In June Betty Bruce recollected her childhood memories of VE Day in Fort William. In this second instalment she reminisces about life after the War.
During lockdown there has been lots of time to reflect. Time to remember what a new normal was for nineteen forties primary school children in Fort William.
World War Two was over. Everything should have changed, but nothing had really changed. However, the sun was shining and school summer holidays were on the horizon. Time to head for Geddes Drapery. Enough clothing coupons meant a new cotton frock for school prize giving. Then on to the Norvic shoe shop for the inevitable Clarks sandals. Everyone, both boys and girls wore Clark’s sandals when dressed for summer. Finally, ready organised for the big final day at school there was time for an ice cream. Ice cream had long been a myth for wartime children. It was something that would materialise when peace arrived. Now there was a choice of three ice cream shops – Bertuccis , Faccendas and Bonis, to patronise for a cone or a slider.
On the great day we were all assembled in the gym hall lustily sing Kipling’s Recessional, secure in the knowledge that all the pink on the map belonged to us and the summer holidays would last forever. The winds of change were slow to reach the primary schools of Lochaber.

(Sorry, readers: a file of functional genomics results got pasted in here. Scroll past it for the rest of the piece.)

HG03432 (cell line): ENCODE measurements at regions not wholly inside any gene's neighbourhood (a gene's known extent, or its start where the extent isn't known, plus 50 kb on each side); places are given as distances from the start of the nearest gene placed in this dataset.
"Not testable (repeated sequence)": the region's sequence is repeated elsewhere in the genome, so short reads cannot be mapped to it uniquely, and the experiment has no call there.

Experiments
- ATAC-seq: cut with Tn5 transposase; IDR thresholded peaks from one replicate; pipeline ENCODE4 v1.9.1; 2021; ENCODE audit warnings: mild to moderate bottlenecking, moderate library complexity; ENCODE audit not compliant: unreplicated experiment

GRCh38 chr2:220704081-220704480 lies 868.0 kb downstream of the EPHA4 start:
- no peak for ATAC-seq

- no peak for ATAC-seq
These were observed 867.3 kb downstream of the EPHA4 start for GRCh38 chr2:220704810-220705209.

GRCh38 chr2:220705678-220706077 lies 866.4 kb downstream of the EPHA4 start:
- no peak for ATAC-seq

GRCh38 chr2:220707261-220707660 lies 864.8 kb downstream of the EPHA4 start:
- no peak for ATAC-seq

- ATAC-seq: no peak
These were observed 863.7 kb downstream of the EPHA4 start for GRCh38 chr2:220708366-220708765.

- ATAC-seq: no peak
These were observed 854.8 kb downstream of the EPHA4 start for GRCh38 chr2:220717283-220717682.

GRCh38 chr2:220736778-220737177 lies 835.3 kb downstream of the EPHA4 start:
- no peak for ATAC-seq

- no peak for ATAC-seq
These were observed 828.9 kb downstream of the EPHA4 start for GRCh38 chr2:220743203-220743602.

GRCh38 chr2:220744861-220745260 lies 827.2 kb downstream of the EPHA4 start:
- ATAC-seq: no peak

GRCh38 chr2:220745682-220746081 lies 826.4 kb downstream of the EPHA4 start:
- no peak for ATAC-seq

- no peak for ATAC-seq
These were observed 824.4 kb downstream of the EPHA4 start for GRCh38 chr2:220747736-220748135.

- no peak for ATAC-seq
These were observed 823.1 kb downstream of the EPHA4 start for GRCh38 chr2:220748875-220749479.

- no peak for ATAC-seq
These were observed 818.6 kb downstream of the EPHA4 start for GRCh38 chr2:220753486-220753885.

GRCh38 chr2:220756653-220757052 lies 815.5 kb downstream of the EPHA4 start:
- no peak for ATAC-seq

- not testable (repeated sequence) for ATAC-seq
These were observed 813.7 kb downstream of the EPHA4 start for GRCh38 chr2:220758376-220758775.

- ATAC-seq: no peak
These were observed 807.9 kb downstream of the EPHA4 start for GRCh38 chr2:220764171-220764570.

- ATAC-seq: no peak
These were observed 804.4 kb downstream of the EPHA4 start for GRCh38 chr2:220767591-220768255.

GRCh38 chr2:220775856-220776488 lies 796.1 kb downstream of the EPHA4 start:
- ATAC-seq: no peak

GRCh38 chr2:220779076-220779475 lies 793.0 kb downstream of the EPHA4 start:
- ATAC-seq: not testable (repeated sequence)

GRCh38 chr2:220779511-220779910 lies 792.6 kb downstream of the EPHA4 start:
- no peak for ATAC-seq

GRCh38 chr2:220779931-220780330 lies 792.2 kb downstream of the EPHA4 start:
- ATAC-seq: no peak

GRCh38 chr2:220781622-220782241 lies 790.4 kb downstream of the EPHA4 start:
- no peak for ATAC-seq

Now ahead stretched long happy days. It was back along the High Street for a swimming costume, coupon free, from Alistair Macdonalds Drapery. From there it was straight to the Island Pool from Inverlochy, or to the Lingy Pool on the Nevis from Fort William. The most envied and popular family in Inverlochy during the holiday period owned three Mae Wests. Stay friendly with them and one could learn to swim in no time at all.
Aside from the joys of carefree freedom from school, there was the Sunday School picnic to look forward to. From the pier, MacBraynes bus would appear driving along the High Street with traffic parked on both sides. At the church hall everyone piled in singing all the long way to Glenfinnan. There might be a slight delay if the bus had to wait at the one lane Lochy Bridge to allow oncoming traffic to clear.
Another special outing involved going to the station where the huge steam engine puffed gently away. This special treat to Arisaig was organised by the Cooperative Society for members and their families. What an occasion. Excited children hung from every window, blinded by smoke and speckled with soot. On arrival there was the march to the field led by a piper. Everyone took part in running, jumping, sack races, egg and spoon races. But the supreme moment was the handing out of the picnic bags! Possibly if offered at home we would have refused the tea bread, but this was the TREAT. From the brown paper bag we devoured the wheaten scone, the Paris Bun and the Empire Biscuit. All this was washed down by tea served in thick cups, except on one glorious occasion when there was lemonade for all. A tired but very contented band travelled back to Fort William.
Looking back from a new century and a very strange time it might seem that children lacked much of what young people today expect. However, on the whole it was a happy time and these simple pleasures were very much enjoyed and are now remembered contentedly.
Betty Bruce was the West Highland Museum’s Education Officer for many years. She retired from the the Museum’s Board and as Chair of its Learning and Collections Committee in 2019.